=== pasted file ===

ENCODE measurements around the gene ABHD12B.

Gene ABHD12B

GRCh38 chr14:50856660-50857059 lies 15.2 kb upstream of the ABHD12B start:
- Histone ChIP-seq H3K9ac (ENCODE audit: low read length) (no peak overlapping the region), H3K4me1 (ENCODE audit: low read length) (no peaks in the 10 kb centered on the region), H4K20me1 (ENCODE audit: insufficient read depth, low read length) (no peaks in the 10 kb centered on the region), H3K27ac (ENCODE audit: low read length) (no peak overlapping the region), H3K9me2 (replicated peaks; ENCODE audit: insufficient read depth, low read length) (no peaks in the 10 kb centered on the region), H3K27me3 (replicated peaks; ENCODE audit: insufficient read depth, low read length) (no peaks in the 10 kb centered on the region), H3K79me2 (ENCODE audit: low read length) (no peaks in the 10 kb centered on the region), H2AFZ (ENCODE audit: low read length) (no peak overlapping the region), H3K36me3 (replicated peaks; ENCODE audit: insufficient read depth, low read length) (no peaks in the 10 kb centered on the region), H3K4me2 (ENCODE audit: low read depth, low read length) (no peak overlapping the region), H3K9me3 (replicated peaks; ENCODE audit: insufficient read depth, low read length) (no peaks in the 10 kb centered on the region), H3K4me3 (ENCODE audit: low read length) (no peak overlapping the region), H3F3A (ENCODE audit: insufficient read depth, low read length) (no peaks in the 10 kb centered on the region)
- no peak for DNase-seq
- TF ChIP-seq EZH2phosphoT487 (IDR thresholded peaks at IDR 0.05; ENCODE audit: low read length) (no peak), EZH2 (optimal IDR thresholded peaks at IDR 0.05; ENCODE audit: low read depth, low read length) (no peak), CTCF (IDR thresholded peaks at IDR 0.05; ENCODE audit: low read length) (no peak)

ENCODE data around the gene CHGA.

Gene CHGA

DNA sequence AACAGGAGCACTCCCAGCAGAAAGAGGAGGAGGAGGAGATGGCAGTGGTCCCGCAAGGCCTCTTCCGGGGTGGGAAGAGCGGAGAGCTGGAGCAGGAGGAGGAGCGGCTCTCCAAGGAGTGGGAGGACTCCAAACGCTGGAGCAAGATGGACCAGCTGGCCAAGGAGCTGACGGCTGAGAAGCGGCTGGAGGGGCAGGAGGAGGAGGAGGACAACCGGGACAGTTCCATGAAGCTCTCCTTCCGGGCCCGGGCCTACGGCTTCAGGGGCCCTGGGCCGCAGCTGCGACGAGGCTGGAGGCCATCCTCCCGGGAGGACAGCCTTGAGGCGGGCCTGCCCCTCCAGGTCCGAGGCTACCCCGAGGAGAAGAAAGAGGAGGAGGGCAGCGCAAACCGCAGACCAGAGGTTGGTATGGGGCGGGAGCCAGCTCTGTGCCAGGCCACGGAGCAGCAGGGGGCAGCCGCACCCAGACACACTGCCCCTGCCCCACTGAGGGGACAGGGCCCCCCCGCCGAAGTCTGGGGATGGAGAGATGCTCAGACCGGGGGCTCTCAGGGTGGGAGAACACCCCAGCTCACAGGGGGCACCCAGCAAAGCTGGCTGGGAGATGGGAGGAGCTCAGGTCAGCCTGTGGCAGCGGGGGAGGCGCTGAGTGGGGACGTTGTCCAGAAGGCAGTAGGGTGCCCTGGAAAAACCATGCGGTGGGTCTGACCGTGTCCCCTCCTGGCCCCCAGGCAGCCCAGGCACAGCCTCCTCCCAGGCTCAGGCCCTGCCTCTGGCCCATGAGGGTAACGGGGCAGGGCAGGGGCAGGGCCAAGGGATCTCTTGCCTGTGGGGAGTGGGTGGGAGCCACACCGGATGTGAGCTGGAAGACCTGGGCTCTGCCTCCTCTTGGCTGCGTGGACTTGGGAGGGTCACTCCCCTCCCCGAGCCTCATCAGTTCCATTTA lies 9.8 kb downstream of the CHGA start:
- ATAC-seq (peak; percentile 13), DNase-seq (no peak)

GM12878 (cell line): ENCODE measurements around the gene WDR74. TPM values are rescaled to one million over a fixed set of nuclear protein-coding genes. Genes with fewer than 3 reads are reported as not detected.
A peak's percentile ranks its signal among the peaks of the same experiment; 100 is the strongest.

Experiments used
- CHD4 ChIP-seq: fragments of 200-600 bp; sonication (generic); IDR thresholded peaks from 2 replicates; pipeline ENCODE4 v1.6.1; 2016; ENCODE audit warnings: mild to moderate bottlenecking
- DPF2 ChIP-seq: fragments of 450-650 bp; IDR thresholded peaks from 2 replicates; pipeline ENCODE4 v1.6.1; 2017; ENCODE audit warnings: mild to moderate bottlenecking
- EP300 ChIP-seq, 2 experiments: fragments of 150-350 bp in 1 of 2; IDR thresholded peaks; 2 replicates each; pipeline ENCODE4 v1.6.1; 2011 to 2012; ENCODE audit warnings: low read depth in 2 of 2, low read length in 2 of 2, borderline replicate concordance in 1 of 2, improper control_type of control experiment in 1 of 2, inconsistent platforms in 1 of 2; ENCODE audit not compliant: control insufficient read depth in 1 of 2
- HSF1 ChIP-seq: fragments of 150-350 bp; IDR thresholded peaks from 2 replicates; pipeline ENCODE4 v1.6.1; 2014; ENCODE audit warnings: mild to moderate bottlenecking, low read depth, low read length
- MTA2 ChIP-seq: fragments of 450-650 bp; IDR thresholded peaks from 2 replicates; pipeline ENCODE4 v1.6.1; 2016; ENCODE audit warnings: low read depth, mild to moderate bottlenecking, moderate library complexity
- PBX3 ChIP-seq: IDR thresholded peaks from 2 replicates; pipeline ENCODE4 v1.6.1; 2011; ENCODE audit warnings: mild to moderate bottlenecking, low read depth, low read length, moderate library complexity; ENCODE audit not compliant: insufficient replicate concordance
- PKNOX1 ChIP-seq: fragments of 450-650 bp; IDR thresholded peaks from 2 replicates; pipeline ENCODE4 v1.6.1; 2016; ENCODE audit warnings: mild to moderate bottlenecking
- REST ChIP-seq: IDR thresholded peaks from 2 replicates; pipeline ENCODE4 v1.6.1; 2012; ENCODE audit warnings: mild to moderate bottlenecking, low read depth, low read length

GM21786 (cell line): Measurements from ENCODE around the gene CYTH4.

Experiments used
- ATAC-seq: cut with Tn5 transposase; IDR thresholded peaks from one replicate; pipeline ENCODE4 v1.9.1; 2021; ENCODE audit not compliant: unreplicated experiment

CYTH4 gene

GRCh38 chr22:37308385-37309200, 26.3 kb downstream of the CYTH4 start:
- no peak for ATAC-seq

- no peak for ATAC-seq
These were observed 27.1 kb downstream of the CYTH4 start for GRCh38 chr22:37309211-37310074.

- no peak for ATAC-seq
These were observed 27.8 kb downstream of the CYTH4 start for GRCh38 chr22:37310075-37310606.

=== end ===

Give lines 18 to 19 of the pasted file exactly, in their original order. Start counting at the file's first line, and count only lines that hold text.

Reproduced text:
- MTA2 ChIP-seq: fragments of 450-650 bp; IDR thresholded peaks from 2 replicates; pipeline ENCODE4 v1.6.1; 2016; ENCODE audit warnings: low read depth, mild to moderate bottlenecking, moderate library complexity
- PBX3 ChIP-seq: IDR thresholded peaks from 2 replicates; pipeline ENCODE4 v1.6.1; 2011; ENCODE audit warnings: mild to moderate bottlenecking, low read depth, low read length, moderate library complexity; ENCODE audit not compliant: insufficient replicate concordance